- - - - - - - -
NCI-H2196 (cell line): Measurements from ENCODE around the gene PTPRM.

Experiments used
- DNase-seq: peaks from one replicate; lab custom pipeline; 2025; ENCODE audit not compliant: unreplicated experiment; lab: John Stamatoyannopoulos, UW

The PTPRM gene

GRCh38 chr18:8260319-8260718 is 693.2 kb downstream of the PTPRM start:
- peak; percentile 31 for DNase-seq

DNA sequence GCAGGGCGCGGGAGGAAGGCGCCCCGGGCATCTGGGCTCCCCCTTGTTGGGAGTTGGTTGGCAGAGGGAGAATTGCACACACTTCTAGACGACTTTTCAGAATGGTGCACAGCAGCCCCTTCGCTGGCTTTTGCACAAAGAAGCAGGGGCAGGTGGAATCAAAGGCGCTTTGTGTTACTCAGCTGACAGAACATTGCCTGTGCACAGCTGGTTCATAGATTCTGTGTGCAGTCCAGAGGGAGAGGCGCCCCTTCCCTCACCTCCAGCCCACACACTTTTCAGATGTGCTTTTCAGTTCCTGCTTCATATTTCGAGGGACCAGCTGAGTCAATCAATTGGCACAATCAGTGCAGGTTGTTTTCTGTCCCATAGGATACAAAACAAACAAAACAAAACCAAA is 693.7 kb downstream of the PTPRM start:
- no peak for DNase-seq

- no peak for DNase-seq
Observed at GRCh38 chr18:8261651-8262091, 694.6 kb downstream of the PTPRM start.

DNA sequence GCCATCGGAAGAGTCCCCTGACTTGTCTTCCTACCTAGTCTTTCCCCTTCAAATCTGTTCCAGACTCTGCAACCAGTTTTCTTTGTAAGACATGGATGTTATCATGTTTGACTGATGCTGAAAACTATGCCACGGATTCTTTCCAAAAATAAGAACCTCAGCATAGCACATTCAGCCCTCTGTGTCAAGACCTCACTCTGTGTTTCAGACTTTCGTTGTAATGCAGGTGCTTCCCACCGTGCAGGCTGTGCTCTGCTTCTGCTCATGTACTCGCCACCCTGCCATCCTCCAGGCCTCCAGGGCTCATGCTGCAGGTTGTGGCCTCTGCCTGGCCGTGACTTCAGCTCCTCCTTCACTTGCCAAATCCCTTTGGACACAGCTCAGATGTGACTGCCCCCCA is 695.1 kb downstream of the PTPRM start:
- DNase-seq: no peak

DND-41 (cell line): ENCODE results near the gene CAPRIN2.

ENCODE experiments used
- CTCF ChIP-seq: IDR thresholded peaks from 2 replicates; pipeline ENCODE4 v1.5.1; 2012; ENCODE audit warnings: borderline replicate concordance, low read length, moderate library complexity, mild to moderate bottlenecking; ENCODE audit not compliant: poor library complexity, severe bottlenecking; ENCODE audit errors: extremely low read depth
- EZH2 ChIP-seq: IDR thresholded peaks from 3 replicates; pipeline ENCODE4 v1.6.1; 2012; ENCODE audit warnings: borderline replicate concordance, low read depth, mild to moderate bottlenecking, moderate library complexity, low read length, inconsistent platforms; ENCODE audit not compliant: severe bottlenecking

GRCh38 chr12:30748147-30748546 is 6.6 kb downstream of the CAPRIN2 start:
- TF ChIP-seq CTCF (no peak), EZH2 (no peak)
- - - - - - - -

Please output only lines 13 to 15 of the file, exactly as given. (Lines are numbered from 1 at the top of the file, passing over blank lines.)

DND-41 (cell line): ENCODE results near the gene CAPRIN2.

ENCODE experiments used
- CTCF ChIP-seq: IDR thresholded peaks from 2 replicates; pipeline ENCODE4 v1.5.1; 2012; ENCODE audit warnings: borderline replicate concordance, low read length, moderate library complexity, mild to moderate bottlenecking; ENCODE audit not compliant: poor library complexity, severe bottlenecking; ENCODE audit errors: extremely low read depth